Month: April 2018

Justice League… what went so wrong?

So it’s official, after DC fanboys months of debating, conspiracies, sadness, anger and a plethora of other emotions over 2017s Justice League, we can conclude one thing, it is definitively the lowest grossing film of the DCEU, a somewhat head scratching and disappointing crescendo to DC films so far and a result that DC fans and probably Warner Bros thinking, what next?

I mean Aquaman is still coming out later this year, as is Flashpoint and a Wonder Woman 2 most likely but as far continuing the DCs continued universe, there are multiple questions going forward, some questioning the viability of the whole thing in fact but we need to look at how we got here, how did Justice League end up doing so badly? I say ‘badly’ with a caveat of course, JL has grossed about $663 million worldwide, no mean feat of course and a big worldwide tally but far short of what WB and DC fans would have expected for it, just shy of Man Of Steels total at $668 million and it didn’t come close to Wonder Womans‘ $821 million or Batman V Supermans‘ $873 million.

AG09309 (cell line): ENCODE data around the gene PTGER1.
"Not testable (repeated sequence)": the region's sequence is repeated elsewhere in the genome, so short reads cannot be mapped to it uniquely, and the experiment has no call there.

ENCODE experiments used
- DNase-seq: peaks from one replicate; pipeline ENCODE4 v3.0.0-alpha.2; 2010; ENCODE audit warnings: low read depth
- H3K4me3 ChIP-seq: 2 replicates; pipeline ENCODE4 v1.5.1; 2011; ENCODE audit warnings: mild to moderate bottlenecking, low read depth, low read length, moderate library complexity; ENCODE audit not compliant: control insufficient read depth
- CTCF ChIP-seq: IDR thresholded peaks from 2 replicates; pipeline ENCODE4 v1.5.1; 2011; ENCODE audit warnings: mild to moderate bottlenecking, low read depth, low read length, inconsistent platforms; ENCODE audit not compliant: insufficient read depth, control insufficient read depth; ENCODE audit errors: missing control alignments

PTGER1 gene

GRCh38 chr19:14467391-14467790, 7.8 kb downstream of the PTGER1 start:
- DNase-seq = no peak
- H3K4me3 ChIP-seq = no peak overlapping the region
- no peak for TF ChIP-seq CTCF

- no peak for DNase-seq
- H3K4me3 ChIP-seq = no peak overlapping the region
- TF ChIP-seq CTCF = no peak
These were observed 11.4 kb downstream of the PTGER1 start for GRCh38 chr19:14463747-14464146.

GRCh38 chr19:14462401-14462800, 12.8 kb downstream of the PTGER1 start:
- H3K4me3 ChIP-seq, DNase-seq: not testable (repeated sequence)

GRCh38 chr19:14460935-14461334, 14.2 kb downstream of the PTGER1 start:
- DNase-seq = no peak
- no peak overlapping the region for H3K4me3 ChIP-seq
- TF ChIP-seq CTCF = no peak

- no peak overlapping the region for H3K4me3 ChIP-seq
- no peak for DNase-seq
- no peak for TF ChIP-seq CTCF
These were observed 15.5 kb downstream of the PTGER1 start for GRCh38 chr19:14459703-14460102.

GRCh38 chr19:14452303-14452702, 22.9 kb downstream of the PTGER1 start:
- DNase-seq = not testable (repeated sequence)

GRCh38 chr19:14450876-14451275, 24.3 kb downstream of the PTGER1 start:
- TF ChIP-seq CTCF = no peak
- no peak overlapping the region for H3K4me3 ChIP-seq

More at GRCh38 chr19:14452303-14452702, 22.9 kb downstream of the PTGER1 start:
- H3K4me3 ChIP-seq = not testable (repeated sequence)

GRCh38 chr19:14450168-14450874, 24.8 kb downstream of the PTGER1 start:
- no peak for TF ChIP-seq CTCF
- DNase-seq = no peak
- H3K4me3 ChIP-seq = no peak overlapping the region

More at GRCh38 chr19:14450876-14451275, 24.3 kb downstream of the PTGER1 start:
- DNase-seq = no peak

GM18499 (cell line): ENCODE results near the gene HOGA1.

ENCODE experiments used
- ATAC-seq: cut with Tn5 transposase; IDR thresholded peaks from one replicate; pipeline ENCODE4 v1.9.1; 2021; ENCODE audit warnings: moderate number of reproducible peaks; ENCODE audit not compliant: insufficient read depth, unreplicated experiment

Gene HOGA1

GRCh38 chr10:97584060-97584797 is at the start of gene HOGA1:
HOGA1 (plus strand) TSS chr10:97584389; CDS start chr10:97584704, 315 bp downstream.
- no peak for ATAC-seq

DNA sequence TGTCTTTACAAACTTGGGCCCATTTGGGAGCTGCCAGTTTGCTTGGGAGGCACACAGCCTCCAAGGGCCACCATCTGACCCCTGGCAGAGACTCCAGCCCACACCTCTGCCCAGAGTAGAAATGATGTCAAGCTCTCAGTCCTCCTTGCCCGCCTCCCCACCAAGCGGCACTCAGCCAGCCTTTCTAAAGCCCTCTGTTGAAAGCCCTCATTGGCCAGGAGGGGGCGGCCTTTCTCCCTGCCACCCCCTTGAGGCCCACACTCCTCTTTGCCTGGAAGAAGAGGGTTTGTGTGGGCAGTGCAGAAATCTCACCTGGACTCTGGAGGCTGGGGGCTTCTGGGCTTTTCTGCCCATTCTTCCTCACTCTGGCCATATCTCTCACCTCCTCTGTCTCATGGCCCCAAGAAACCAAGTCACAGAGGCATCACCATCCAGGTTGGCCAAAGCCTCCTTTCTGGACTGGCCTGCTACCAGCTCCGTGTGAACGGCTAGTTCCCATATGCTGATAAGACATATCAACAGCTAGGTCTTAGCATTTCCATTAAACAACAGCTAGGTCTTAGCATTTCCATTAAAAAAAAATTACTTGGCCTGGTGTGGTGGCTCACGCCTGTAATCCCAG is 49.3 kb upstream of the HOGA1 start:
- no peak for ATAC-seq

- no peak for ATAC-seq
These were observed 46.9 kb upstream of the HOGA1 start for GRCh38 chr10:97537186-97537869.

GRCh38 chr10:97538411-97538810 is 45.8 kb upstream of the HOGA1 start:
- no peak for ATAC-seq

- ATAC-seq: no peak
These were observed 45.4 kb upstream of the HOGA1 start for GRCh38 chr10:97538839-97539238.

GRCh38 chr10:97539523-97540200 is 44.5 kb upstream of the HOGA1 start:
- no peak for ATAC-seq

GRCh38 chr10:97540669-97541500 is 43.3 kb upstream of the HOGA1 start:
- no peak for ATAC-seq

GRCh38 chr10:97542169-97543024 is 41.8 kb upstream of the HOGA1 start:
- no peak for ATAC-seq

But how can this be? Not only are Batman and Superman teaming up but so did Wonder Woman played by the beloved Gal Gadot, Aquman, Cyborg and The Flash, a reduced roster but a roster of some of the most recognizable and well liked characters not only in DC but in all of comic books…. how could the film do so poorly in comparison to expectations? The answer is manifold but I think you can attribute the result to 3 main reasons that I’ll go into – hype, disjointed production and word of mouth.

Hype

Up there with The Avengers, Iron Man and Batman V SupermanJustice League was naturally one of the most anticipated films of the last decade, comic book fans, not only DC fans were clearly excited for the film and hoped it would be a good step forward after Wonder Woman knocked it out of the park, this may have been a problem in retrospect as too many people may have gone in expecting well, another Wonder Woman esque DCEU film – in quality at least. The film was probably never going to live up to that standard with all the hype laid upon it and I think this is absolutely one of the reasons why it is seen as a failure in many fans eyes.